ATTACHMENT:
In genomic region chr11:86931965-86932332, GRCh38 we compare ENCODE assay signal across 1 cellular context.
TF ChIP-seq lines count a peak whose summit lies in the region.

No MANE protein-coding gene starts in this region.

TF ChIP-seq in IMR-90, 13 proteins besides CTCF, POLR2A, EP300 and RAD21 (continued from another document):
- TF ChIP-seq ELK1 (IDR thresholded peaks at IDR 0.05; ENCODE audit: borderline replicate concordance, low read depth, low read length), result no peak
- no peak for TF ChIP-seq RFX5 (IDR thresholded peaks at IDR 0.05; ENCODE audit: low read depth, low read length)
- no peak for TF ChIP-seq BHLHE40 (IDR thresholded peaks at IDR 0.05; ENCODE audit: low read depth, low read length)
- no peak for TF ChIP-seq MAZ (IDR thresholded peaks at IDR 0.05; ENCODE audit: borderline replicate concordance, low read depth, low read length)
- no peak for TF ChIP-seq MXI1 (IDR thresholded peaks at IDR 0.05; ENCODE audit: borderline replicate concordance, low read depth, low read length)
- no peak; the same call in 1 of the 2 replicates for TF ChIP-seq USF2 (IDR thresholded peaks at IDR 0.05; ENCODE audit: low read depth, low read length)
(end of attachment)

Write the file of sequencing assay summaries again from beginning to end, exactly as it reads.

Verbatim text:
In genomic region chr11:86931965-86932332, GRCh38 we compare ENCODE assay signal across 1 cellular context.
TF ChIP-seq lines count a peak whose summit lies in the region.

No MANE protein-coding gene starts in this region.

TF ChIP-seq in IMR-90, 13 proteins besides CTCF, POLR2A, EP300 and RAD21 (continued from another document):
- TF ChIP-seq ELK1 (IDR thresholded peaks at IDR 0.05; ENCODE audit: borderline replicate concordance, low read depth, low read length), result no peak
- no peak for TF ChIP-seq RFX5 (IDR thresholded peaks at IDR 0.05; ENCODE audit: low read depth, low read length)
- no peak for TF ChIP-seq BHLHE40 (IDR thresholded peaks at IDR 0.05; ENCODE audit: low read depth, low read length)
- no peak for TF ChIP-seq MAZ (IDR thresholded peaks at IDR 0.05; ENCODE audit: borderline replicate concordance, low read depth, low read length)
- no peak for TF ChIP-seq MXI1 (IDR thresholded peaks at IDR 0.05; ENCODE audit: borderline replicate concordance, low read depth, low read length)
- no peak; the same call in 1 of the 2 replicates for TF ChIP-seq USF2 (IDR thresholded peaks at IDR 0.05; ENCODE audit: low read depth, low read length)